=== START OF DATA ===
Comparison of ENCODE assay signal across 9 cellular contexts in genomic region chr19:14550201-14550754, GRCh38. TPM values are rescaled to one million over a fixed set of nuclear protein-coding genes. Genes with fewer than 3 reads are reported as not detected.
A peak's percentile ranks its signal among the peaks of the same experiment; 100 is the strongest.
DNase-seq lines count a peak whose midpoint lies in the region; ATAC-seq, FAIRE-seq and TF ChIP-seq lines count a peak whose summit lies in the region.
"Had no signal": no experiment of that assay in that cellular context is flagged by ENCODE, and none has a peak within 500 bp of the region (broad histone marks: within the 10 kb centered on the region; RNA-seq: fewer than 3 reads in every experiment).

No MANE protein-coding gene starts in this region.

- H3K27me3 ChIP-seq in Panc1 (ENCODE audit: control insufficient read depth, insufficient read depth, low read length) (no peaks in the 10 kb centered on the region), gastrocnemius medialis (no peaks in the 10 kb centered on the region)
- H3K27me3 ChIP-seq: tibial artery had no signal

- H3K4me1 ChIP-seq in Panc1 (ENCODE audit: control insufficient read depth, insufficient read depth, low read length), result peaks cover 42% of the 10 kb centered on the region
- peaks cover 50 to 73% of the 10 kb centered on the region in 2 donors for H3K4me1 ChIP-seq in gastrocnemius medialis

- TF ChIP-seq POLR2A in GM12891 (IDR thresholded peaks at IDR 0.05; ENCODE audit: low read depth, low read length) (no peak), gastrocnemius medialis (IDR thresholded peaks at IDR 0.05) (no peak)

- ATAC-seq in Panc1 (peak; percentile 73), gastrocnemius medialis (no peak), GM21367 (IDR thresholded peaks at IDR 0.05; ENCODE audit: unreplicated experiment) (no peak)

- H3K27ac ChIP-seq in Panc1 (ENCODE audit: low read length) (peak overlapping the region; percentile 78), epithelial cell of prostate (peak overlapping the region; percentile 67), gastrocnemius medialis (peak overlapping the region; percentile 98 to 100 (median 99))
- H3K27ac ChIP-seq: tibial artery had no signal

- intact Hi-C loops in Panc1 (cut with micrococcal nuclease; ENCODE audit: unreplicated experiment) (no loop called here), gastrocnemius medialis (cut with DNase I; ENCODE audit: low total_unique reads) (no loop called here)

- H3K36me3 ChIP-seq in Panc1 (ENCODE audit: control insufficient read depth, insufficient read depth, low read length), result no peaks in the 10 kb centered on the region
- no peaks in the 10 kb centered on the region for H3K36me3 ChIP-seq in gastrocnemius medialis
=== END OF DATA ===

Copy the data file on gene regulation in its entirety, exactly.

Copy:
Comparison of ENCODE assay signal across 9 cellular contexts in genomic region chr19:14550201-14550754, GRCh38. TPM values are rescaled to one million over a fixed set of nuclear protein-coding genes. Genes with fewer than 3 reads are reported as not detected.
A peak's percentile ranks its signal among the peaks of the same experiment; 100 is the strongest.
DNase-seq lines count a peak whose midpoint lies in the region; ATAC-seq, FAIRE-seq and TF ChIP-seq lines count a peak whose summit lies in the region.
"Had no signal": no experiment of that assay in that cellular context is flagged by ENCODE, and none has a peak within 500 bp of the region (broad histone marks: within the 10 kb centered on the region; RNA-seq: fewer than 3 reads in every experiment).

No MANE protein-coding gene starts in this region.

- H3K27me3 ChIP-seq in Panc1 (ENCODE audit: control insufficient read depth, insufficient read depth, low read length) (no peaks in the 10 kb centered on the region), gastrocnemius medialis (no peaks in the 10 kb centered on the region)
- H3K27me3 ChIP-seq: tibial artery had no signal

- H3K4me1 ChIP-seq in Panc1 (ENCODE audit: control insufficient read depth, insufficient read depth, low read length), result peaks cover 42% of the 10 kb centered on the region
- peaks cover 50 to 73% of the 10 kb centered on the region in 2 donors for H3K4me1 ChIP-seq in gastrocnemius medialis

- TF ChIP-seq POLR2A in GM12891 (IDR thresholded peaks at IDR 0.05; ENCODE audit: low read depth, low read length) (no peak), gastrocnemius medialis (IDR thresholded peaks at IDR 0.05) (no peak)

- ATAC-seq in Panc1 (peak; percentile 73), gastrocnemius medialis (no peak), GM21367 (IDR thresholded peaks at IDR 0.05; ENCODE audit: unreplicated experiment) (no peak)

- H3K27ac ChIP-seq in Panc1 (ENCODE audit: low read length) (peak overlapping the region; percentile 78), epithelial cell of prostate (peak overlapping the region; percentile 67), gastrocnemius medialis (peak overlapping the region; percentile 98 to 100 (median 99))
- H3K27ac ChIP-seq: tibial artery had no signal

- intact Hi-C loops in Panc1 (cut with micrococcal nuclease; ENCODE audit: unreplicated experiment) (no loop called here), gastrocnemius medialis (cut with DNase I; ENCODE audit: low total_unique reads) (no loop called here)

- H3K36me3 ChIP-seq in Panc1 (ENCODE audit: control insufficient read depth, insufficient read depth, low read length), result no peaks in the 10 kb centered on the region
- no peaks in the 10 kb centered on the region for H3K36me3 ChIP-seq in gastrocnemius medialis